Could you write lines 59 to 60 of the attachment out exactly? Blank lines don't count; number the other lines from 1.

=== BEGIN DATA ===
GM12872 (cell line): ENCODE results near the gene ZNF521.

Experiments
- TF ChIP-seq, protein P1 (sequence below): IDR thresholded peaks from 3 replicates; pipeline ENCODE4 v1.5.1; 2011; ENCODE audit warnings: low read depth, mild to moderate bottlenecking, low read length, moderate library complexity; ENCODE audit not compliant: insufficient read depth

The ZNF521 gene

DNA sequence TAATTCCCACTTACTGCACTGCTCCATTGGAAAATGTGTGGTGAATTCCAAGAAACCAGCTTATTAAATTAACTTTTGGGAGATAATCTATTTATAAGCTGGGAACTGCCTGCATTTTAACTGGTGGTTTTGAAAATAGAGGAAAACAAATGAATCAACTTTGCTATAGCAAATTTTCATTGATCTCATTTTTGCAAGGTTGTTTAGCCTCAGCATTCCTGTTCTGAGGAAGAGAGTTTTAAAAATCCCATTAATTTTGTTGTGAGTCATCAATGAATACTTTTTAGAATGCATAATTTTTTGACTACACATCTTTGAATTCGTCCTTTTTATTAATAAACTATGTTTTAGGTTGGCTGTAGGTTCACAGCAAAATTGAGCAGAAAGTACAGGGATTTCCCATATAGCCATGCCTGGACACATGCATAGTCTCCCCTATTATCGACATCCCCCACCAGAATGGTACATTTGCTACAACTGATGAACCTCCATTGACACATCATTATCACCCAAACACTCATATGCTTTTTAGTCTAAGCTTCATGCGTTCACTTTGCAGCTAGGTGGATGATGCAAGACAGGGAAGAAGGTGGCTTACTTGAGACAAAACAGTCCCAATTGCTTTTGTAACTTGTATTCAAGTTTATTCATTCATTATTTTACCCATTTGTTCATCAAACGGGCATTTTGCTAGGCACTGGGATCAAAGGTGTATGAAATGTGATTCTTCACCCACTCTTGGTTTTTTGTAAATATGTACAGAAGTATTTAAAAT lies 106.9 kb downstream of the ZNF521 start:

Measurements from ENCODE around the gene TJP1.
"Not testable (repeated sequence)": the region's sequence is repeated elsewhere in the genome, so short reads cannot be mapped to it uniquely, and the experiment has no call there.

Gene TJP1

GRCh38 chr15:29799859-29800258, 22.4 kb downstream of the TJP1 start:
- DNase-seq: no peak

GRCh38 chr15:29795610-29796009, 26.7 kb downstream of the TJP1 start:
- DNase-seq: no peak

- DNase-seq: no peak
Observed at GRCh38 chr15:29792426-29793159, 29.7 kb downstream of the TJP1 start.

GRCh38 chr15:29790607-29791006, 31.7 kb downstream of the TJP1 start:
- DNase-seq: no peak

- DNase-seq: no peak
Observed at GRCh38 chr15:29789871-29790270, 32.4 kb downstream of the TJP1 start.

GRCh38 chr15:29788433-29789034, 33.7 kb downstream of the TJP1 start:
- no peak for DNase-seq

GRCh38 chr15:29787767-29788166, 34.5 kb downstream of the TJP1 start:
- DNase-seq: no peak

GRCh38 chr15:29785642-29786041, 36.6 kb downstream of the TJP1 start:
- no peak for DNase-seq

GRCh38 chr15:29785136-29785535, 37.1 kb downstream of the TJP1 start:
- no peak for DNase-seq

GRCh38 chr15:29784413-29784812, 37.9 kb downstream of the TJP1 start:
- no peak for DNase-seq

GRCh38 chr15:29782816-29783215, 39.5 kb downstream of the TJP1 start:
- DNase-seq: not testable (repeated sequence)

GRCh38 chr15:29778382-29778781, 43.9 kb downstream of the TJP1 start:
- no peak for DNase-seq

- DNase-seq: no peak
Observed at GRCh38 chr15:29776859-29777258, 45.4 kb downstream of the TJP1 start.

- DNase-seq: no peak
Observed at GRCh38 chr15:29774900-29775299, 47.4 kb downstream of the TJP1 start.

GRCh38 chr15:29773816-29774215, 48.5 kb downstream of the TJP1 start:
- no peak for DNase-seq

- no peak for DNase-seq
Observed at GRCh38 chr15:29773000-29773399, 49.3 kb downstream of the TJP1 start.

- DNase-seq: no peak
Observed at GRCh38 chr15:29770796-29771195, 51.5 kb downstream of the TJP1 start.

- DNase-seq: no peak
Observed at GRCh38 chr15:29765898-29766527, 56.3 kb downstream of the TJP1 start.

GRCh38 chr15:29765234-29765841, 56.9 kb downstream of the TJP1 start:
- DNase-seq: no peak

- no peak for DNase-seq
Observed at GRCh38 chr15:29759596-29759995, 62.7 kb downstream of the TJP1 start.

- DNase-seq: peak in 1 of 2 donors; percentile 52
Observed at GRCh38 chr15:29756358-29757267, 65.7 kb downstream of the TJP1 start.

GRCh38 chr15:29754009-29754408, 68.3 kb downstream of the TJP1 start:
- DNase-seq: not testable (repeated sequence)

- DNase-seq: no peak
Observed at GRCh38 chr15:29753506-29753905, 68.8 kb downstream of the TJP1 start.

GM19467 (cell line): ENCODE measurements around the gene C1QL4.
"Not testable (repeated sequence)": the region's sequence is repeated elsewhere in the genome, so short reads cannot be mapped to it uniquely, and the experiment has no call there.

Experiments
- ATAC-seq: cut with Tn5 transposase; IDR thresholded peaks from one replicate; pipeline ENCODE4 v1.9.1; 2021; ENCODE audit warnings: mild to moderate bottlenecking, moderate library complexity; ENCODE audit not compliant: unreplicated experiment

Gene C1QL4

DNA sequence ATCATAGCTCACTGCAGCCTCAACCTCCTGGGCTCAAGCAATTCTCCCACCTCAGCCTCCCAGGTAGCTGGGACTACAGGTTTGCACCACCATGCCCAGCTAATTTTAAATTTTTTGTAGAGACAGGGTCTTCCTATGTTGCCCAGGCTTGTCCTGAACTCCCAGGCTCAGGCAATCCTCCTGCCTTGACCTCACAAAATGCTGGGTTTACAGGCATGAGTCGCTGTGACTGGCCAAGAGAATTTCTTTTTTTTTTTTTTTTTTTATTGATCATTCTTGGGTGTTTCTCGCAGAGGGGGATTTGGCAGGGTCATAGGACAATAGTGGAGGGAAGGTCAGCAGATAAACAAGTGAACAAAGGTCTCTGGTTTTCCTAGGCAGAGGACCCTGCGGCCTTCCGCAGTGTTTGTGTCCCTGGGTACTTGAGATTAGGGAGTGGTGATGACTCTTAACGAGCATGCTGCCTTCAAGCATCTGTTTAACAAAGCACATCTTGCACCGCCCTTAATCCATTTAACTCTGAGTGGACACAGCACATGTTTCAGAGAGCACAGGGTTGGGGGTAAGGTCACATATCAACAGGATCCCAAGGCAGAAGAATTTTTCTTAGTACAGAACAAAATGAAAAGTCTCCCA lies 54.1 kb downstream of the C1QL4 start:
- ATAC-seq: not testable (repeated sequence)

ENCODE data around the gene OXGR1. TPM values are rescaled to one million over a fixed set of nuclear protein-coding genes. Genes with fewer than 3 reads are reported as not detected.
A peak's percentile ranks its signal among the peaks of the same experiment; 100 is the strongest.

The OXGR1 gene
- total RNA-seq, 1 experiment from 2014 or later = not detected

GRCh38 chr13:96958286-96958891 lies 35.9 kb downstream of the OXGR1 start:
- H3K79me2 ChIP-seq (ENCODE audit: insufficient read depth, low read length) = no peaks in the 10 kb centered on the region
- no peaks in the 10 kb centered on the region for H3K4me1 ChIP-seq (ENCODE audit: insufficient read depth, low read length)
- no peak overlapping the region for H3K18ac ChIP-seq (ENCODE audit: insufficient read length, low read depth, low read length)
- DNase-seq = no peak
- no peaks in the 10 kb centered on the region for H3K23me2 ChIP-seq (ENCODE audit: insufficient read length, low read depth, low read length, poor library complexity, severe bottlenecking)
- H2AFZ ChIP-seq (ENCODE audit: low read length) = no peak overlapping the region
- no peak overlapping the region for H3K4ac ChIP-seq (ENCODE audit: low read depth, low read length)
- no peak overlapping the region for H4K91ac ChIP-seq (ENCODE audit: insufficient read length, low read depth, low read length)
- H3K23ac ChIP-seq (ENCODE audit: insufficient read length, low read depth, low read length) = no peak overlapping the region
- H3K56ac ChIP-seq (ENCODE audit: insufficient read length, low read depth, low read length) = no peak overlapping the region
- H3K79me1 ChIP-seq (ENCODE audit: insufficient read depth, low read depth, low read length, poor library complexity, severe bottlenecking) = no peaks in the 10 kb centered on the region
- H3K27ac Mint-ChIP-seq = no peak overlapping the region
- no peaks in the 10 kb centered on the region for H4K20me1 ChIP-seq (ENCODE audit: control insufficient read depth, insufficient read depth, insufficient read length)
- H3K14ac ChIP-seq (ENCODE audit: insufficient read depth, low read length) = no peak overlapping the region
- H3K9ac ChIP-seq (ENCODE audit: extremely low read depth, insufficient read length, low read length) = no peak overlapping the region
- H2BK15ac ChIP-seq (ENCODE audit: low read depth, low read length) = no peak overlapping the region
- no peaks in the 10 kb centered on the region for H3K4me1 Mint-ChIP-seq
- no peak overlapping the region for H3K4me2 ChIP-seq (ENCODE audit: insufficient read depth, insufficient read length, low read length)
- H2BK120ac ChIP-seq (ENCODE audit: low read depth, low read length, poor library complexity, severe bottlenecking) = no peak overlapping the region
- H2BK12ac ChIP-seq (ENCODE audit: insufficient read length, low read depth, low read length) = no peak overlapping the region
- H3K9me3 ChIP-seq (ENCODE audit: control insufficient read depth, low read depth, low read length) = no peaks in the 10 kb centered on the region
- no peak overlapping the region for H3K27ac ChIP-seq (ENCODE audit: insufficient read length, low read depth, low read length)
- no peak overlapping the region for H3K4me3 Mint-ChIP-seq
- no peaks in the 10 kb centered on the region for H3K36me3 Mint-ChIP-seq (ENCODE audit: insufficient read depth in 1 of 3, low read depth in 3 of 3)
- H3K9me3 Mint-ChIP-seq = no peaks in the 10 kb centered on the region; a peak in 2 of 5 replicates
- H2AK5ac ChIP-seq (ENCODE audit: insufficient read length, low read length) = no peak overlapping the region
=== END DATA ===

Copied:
Gene C1QL4

DNA sequence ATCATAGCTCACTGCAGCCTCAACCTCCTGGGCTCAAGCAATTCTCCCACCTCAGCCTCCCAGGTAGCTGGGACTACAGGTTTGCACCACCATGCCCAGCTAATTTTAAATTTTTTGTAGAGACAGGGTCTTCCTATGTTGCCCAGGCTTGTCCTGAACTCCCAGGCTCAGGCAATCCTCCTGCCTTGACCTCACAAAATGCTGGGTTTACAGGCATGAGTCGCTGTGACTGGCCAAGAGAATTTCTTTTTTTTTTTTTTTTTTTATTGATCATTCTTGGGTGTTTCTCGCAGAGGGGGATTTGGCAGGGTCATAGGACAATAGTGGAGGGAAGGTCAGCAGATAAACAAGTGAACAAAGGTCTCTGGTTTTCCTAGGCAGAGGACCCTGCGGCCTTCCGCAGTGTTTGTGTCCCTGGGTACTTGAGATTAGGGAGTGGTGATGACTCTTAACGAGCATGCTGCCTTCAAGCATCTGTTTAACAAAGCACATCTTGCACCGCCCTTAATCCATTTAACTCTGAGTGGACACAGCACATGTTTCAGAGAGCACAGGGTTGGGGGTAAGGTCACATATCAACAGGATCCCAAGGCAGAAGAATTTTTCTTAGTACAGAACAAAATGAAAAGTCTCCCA lies 54.1 kb downstream of the C1QL4 start: